Goshen restructures, cuts staff

May 26, 2014 by

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GOSHEN, Ind. — Goshen College is reducing staff as part of a restructuring process that seeks to reduce costs, advance the college’s vision and enhance services for students.

During an academic restructuring process, completed in December, the college developed plans to move toward an interdisciplinary schools-based organization, with majors and programs associated with schools rather than departments.

Though no majors, minors or degree programs were eliminated, three full-time and three part-time teaching faculty positions were cut. Ten positions had hours reduced. The number of low-enrollment courses was reduced to achieve a 12:1 student-faculty ratio, up from 10:1.

An administrative restructuring process, completed in May, was focused on improving services for students.

To increase convenience and allow for extended office hours, all key student services — housing, student activities, accounting, registration and financial aid — will be located in the same place. Library, media and technology services will further collaborate to support technology-rich learning environments. Career services and alumni relations are being united to build stronger ties and career pathways for students.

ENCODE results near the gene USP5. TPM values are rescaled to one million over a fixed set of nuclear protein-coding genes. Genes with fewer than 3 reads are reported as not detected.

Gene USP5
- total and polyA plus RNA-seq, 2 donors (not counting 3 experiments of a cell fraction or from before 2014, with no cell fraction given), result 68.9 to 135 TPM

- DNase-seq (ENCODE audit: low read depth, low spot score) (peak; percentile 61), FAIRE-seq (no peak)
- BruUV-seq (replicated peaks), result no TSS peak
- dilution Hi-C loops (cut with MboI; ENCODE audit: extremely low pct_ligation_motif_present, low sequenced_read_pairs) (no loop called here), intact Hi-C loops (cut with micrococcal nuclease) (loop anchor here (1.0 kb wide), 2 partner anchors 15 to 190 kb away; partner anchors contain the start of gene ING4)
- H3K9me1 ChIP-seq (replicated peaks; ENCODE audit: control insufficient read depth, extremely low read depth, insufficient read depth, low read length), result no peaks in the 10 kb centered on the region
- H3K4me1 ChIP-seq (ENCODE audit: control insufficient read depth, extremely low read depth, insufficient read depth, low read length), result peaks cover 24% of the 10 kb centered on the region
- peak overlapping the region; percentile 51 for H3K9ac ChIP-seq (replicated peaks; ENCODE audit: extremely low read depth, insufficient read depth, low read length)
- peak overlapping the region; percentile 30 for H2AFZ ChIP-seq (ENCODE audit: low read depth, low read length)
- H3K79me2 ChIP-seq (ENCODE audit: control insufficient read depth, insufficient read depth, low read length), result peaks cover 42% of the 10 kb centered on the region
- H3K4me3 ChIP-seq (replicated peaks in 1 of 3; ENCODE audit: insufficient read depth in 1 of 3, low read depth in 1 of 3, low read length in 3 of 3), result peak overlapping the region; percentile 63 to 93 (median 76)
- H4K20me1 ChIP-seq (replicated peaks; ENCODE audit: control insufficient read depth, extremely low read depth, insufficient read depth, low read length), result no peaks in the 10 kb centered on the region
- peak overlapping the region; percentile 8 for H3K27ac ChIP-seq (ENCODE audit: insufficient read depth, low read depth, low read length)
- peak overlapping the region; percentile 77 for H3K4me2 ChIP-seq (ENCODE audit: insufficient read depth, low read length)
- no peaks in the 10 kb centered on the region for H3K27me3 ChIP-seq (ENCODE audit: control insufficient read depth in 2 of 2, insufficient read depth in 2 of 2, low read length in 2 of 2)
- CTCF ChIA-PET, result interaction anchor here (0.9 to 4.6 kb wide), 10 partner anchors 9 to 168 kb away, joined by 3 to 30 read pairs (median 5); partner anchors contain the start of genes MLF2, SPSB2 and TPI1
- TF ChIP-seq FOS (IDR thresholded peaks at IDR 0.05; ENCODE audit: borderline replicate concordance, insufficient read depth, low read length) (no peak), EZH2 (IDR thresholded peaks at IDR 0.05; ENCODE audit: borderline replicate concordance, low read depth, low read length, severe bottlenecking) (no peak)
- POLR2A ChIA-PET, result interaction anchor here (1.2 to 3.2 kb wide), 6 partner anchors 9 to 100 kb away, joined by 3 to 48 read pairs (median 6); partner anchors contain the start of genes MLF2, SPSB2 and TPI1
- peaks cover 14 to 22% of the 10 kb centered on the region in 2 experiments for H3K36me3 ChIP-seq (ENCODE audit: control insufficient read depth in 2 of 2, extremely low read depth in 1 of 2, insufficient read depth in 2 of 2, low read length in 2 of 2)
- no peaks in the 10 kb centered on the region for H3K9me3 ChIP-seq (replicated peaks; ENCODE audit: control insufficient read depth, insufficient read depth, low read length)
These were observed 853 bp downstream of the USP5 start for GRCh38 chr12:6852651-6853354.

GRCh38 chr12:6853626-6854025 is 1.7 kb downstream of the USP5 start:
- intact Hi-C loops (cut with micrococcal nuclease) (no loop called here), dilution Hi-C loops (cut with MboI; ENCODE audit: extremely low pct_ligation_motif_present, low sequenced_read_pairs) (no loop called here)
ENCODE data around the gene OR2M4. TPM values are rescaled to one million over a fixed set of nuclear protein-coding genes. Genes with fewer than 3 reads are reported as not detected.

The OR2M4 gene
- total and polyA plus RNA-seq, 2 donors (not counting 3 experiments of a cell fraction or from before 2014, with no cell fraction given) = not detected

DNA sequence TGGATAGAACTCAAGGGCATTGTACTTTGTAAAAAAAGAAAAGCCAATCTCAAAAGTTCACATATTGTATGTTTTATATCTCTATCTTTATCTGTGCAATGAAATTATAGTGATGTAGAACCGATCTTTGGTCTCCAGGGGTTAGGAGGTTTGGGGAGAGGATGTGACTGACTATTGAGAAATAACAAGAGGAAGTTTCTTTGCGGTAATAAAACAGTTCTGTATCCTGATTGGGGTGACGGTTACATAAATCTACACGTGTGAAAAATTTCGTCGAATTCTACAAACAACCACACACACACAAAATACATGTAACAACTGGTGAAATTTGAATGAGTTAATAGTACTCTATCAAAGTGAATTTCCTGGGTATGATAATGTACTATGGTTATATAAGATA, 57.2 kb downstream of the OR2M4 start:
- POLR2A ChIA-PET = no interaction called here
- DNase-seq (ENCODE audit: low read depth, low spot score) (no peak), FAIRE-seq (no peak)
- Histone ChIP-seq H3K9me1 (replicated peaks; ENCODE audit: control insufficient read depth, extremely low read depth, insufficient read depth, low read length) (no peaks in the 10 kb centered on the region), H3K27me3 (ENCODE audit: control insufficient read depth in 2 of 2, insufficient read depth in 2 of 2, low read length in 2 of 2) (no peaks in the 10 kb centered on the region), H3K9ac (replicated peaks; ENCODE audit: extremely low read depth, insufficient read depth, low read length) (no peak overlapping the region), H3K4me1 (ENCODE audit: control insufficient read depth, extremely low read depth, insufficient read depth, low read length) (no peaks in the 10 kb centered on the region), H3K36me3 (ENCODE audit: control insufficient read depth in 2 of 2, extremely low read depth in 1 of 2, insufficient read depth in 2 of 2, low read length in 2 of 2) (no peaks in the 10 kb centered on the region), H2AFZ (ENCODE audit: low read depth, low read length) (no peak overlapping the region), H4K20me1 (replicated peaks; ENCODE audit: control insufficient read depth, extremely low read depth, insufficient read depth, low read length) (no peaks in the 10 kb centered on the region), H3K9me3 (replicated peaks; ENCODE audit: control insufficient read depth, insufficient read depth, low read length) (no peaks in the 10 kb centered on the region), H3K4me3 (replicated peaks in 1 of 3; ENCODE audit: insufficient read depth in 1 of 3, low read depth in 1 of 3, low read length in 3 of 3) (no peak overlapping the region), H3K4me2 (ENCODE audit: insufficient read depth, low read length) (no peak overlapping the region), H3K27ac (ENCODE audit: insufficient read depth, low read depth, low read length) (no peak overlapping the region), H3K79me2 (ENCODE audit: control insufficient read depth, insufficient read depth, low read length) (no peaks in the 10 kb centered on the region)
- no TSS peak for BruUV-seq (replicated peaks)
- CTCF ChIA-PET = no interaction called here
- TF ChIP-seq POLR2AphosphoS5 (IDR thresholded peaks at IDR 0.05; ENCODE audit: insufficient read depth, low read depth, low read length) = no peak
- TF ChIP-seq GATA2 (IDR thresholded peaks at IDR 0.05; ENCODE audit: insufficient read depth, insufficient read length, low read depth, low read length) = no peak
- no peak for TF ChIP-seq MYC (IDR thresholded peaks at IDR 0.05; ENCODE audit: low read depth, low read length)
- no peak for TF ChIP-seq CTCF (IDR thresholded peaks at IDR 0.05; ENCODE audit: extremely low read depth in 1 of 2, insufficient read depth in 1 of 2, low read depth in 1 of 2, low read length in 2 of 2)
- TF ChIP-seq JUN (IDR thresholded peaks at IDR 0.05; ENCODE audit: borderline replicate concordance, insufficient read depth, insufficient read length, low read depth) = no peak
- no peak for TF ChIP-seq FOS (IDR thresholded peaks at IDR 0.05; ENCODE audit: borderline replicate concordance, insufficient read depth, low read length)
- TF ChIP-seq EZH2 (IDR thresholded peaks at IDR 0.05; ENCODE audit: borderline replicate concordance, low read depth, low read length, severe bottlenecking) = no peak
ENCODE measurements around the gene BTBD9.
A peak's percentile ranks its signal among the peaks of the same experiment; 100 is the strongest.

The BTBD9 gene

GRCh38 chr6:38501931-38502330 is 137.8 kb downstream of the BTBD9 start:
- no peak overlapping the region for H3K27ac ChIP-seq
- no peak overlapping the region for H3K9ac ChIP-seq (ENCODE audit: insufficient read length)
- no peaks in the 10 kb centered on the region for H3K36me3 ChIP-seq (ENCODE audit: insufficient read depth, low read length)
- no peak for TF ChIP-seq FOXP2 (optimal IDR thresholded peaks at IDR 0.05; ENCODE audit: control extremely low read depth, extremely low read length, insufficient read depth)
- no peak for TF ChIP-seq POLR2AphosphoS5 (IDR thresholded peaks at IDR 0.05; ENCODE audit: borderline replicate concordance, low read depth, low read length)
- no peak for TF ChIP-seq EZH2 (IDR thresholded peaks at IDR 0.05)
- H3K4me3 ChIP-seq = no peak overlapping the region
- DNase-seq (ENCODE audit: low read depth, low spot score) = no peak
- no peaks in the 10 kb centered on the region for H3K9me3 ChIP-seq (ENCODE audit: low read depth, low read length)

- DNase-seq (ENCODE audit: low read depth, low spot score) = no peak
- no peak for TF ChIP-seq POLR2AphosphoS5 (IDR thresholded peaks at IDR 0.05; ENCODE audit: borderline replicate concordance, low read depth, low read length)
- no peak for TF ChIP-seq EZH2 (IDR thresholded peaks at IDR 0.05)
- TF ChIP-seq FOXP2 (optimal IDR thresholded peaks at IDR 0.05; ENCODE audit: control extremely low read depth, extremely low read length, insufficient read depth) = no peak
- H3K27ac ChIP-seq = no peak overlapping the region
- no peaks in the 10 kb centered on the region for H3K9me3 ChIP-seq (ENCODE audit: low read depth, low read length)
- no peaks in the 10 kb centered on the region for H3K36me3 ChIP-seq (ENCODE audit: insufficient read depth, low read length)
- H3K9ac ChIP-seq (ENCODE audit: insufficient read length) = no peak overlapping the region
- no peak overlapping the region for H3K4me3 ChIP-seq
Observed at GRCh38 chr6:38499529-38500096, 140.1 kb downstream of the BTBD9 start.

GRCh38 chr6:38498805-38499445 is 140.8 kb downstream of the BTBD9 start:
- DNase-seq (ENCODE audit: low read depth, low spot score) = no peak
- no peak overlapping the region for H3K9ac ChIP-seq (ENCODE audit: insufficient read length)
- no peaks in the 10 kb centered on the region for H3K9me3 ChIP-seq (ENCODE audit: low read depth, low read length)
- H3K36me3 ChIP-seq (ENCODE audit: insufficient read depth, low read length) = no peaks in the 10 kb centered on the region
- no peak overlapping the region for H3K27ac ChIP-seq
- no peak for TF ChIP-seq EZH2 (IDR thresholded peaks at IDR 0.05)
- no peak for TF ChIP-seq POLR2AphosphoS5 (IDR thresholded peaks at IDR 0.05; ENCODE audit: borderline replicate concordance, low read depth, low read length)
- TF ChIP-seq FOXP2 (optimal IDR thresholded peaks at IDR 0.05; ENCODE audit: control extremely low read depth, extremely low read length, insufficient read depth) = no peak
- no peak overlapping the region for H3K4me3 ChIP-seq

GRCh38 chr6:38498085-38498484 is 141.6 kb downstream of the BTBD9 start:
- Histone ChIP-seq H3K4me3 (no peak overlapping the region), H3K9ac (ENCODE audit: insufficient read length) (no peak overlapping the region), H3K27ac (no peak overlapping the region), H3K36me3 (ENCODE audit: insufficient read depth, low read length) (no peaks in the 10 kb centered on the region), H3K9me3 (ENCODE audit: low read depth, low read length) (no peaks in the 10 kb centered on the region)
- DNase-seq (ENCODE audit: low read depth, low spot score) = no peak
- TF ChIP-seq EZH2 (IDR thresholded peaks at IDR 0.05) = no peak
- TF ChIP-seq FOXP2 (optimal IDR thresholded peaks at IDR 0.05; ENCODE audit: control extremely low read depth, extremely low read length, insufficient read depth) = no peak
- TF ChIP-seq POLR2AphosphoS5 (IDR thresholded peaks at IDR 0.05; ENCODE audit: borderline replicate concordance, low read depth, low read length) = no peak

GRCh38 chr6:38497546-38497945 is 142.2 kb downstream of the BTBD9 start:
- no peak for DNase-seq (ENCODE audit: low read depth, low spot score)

Seven positions that were vacant due to attrition will not be filled. Five additional full-time and three part-time administrative positions were eliminated. Five other positions had hours reduced.

Goshen has 210 full- and part-time administrative employees and 96 full- and part-time teaching faculty.

In addition to informing administrative personnel about the position reductions two months before the changes become effective, the college will provide severance and assistance to employees affected in seeking other employment.

Goshen maintains a strong financial foundation, with a $110 million endowment, large for a school of its size, and with an “A-” rating by Forbes for a financial grade, seventh among all Indiana colleges and universities.

“Yet like many higher education institutions — particularly small, liberal arts colleges — Goshen faces ongoing pressures on traditional operational revenue streams,” said Jim Histand, vice president for finance.

“As we seek to keep Goshen College affordable and be good stewards of our resources, we didn’t feel it was responsible or wise to pass on rising costs to our students in the form of larger tuition increases or reducing financial aid.”


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